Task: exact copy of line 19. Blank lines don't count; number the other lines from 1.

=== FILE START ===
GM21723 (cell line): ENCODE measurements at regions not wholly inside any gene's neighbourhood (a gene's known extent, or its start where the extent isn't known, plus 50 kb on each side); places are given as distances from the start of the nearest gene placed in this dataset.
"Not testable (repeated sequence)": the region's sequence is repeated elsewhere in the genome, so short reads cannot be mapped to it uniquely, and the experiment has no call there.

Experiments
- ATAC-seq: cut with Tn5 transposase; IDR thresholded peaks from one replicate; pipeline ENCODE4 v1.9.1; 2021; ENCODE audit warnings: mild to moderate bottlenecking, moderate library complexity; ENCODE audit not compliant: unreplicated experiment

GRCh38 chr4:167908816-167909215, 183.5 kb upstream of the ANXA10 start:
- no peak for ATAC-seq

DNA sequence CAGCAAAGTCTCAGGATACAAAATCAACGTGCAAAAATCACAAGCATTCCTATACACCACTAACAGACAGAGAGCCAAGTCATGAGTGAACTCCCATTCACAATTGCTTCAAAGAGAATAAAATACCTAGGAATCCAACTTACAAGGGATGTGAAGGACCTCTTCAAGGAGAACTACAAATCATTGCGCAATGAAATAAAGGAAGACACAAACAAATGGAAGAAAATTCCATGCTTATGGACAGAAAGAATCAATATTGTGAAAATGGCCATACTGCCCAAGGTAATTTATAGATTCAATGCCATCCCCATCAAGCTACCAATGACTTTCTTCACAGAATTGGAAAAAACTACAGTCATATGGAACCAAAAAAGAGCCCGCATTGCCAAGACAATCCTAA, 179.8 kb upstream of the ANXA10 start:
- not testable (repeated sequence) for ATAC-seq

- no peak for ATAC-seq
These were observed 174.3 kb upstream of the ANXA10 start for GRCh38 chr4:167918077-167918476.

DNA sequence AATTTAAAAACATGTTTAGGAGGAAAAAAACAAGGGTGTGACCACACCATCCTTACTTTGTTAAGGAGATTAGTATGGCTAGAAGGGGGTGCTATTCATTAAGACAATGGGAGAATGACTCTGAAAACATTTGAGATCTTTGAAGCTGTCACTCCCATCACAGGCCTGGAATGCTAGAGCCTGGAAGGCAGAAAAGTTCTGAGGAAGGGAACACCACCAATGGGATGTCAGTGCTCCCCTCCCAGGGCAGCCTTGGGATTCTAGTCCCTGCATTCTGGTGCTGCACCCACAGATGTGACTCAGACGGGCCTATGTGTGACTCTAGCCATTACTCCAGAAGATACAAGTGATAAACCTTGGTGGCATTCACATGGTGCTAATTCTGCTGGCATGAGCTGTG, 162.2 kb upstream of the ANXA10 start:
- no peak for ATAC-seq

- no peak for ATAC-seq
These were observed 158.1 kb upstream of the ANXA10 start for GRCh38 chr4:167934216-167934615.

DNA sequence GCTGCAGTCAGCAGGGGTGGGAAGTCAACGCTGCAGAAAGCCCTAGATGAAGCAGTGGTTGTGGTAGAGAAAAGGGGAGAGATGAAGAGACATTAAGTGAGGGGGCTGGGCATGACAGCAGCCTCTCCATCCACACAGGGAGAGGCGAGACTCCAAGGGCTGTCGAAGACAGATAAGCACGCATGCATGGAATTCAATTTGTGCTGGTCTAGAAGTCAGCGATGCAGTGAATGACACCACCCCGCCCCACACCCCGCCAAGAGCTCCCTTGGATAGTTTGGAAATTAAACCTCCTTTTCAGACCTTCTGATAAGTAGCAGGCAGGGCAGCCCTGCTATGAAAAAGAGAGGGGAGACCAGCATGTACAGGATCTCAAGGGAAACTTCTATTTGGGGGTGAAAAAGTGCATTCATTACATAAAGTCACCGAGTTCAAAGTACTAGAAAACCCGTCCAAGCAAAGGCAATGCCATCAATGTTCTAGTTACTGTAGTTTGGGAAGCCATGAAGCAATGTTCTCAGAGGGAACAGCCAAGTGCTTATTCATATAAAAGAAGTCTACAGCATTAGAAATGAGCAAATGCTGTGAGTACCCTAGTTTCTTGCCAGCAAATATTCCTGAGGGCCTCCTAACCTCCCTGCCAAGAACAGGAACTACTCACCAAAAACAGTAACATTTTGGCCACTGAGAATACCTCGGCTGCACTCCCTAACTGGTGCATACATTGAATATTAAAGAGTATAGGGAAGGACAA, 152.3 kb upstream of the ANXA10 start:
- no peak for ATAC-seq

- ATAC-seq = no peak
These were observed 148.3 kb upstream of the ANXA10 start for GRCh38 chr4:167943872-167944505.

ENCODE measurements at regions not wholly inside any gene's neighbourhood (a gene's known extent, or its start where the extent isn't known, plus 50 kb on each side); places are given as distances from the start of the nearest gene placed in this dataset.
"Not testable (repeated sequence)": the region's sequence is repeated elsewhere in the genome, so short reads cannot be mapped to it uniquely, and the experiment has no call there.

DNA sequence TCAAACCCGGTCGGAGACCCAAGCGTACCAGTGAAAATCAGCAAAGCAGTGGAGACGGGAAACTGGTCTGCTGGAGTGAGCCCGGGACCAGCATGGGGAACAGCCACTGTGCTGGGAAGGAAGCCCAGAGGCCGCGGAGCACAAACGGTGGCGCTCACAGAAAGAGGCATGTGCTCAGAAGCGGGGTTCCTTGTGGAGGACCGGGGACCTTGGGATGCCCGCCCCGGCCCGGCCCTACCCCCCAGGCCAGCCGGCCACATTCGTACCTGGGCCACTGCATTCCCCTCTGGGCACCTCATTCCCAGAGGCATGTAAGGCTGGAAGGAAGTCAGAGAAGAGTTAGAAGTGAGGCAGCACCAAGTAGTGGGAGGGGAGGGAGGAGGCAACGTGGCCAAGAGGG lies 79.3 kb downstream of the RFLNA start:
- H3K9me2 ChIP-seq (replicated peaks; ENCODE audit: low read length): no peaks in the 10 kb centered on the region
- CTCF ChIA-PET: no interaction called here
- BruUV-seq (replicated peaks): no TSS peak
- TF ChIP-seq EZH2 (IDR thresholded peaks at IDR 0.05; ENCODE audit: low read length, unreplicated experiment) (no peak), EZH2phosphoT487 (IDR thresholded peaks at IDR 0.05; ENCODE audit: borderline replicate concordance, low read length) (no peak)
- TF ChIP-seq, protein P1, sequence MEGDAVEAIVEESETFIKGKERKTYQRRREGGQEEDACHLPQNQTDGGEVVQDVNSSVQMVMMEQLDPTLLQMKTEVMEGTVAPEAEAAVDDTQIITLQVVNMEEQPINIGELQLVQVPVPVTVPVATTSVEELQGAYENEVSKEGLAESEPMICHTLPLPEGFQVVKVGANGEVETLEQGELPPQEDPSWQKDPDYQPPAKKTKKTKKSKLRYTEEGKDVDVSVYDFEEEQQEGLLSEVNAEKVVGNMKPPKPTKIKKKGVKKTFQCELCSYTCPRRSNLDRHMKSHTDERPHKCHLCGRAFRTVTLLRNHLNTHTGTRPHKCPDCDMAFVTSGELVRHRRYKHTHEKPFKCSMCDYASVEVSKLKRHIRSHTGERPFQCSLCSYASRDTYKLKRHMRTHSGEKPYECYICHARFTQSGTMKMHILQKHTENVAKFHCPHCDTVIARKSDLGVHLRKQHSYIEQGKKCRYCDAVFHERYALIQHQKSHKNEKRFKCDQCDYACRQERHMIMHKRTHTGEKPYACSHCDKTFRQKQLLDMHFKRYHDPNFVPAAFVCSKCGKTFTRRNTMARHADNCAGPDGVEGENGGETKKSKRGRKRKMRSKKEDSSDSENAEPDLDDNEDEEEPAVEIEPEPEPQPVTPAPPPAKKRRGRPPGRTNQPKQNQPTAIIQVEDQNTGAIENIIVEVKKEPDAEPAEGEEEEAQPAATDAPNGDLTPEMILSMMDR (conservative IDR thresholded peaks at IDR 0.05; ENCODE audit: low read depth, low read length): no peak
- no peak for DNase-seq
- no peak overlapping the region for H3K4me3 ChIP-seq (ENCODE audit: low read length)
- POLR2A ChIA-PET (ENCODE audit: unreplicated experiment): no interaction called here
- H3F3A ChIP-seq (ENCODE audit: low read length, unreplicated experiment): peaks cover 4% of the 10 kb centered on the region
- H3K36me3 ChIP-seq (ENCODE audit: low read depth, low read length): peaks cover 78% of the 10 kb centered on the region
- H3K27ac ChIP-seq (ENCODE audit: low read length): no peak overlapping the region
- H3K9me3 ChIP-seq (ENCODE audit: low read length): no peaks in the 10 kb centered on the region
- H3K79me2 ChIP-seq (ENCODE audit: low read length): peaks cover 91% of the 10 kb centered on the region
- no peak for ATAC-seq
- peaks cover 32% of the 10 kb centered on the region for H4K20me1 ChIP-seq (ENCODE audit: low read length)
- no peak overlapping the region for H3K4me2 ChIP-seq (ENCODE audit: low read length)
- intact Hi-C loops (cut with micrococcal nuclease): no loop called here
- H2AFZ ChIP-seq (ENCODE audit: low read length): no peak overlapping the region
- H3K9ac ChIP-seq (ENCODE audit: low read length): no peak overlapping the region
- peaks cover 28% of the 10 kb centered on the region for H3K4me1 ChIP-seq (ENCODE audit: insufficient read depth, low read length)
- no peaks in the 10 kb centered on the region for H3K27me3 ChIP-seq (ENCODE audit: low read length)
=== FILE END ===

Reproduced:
ENCODE measurements at regions not wholly inside any gene's neighbourhood (a gene's known extent, or its start where the extent isn't known, plus 50 kb on each side); places are given as distances from the start of the nearest gene placed in this dataset.